Quinta Avenida Hotel in Havana, owned by Grupo de Turismo Gaviota, which is a part of Cuba’s Armed Forces Ministry, is now up and running as a Four Points Sheraton managed by Starwood Hotels & Resorts. After receiving a special Treasury Department license to conduct business in Cuba, Starwood struck the multimillion-dollar hotel management deal that was announced just before President Obama’s visit in March. Starwood is the first U.S. company to manage a hotel in Cuba since 1959. According to Reuters, Starwood will begin managing the state-owned Gran Caribe Inglaterra Hotel, also in Havana, on August 31.
Robert Muse, a Washington-based lawyer and an expert on U.S. sanctions, told the AP that the deal with Starwood “certainly goes further and faster than anyone contemplated. The Cuban government proved that it can quickly and decisively deal with the U.S. hospitality sector. No reason they can’t do it again and again and again.”
American Airlines will offer Cuba travelers help with visas, Mimi Whitefield, Miami Herald
Set to begin taking U.S. travelers to Cuba in early September, American Airlines announced it will create a Cuba-specific reservations desk and will aid travelers in the visa process. According to an American Airlines spokesperson, the carrier will employ a “third-party vendor” to simplify the process of obtaining visas for travel to Cuba. Journalists and business travelers, however, will have to apply for visas through the Cuban Embassy in Washington, D.C. Tickets have gone on-sale for American Airlines’ first direct commercial flights to Cuba, but the airline is still finalizing arrangements with Cuba’s government.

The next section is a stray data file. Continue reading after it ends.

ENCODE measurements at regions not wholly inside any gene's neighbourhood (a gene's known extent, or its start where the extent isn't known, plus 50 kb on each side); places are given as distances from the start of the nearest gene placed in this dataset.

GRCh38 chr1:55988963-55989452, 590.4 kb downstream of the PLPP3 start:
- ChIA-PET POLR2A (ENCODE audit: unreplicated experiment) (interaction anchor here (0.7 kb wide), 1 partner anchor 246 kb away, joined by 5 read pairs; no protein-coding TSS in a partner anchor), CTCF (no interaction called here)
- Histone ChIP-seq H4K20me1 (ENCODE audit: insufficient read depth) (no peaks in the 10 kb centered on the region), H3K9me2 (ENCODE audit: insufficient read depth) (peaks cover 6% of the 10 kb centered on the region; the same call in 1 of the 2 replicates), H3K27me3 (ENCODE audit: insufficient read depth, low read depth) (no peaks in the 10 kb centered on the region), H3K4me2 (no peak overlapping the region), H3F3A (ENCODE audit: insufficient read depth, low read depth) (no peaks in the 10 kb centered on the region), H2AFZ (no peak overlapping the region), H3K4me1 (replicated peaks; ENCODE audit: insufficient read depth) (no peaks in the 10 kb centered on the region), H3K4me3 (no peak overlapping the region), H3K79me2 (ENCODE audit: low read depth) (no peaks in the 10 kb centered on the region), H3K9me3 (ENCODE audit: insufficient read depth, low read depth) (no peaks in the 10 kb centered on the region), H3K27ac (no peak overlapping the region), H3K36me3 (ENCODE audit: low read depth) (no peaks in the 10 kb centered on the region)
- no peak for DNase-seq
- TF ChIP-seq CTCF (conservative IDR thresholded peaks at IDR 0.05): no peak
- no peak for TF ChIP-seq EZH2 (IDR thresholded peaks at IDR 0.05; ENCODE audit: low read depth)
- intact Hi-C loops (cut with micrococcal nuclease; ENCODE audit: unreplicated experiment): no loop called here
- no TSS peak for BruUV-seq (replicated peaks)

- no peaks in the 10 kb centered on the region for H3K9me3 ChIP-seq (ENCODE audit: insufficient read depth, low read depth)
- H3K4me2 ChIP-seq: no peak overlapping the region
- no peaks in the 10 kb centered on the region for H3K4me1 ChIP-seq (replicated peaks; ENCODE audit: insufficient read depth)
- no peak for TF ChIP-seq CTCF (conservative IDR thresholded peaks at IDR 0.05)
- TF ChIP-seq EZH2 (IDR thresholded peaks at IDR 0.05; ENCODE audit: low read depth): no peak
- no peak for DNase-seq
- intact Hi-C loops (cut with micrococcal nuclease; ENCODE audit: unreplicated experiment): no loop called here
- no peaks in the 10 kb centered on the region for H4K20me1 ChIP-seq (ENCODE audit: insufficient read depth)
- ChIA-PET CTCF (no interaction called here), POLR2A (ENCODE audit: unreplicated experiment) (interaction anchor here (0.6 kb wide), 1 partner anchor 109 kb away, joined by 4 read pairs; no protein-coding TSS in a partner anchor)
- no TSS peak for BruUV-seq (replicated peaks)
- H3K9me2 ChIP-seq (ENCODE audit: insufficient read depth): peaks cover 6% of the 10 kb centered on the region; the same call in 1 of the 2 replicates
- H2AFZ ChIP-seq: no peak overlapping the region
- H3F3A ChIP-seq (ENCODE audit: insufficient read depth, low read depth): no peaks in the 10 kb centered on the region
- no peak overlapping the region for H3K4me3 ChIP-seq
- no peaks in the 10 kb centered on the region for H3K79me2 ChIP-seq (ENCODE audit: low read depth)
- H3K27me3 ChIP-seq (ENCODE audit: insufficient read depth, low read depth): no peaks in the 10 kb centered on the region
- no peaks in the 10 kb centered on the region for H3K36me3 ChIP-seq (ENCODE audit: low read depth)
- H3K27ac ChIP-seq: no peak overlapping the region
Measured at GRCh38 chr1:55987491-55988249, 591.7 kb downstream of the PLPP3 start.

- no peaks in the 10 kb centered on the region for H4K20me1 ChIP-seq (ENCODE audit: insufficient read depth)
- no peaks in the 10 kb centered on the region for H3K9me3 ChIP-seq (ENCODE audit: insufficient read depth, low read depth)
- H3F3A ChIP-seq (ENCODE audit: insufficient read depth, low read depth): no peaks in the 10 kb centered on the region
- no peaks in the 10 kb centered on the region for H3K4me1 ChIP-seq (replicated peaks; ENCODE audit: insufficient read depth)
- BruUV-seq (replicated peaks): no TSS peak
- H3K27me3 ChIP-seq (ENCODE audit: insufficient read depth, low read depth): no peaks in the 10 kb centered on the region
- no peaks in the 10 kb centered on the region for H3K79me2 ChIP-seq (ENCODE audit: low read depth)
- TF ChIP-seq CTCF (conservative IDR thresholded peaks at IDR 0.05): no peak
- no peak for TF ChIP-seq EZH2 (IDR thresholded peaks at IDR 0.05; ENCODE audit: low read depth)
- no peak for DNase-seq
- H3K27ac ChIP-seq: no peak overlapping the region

Another cruise line announces plans for Cuba voyages, Gene Sloan, USA Today
Grand Circle Travel, which offers international vacations to AARP members, will operate cruises for people-to-people travelers to Cuba starting in January 2017. The 11-night trips will begin in Miami and, after sailing around Cuba for a week, bring passengers to Cienfuegos, then via car to Havana, returning to Miami by plane. Grand Circle Travel is the third cruise company to receive approval to take U.S. travelers to Cuba; in May, Carnival Corp.’s Adonia became the first U.S. cruise ship to arrive in Cuba since 1978, and the French luxury line Ponant received approval in April, but will not begin service until next year. Several other companies, including Norwegian Cruise Lines and Victory Cruise Lines, have also applied for licenses, but still await approval from Cuba’s government.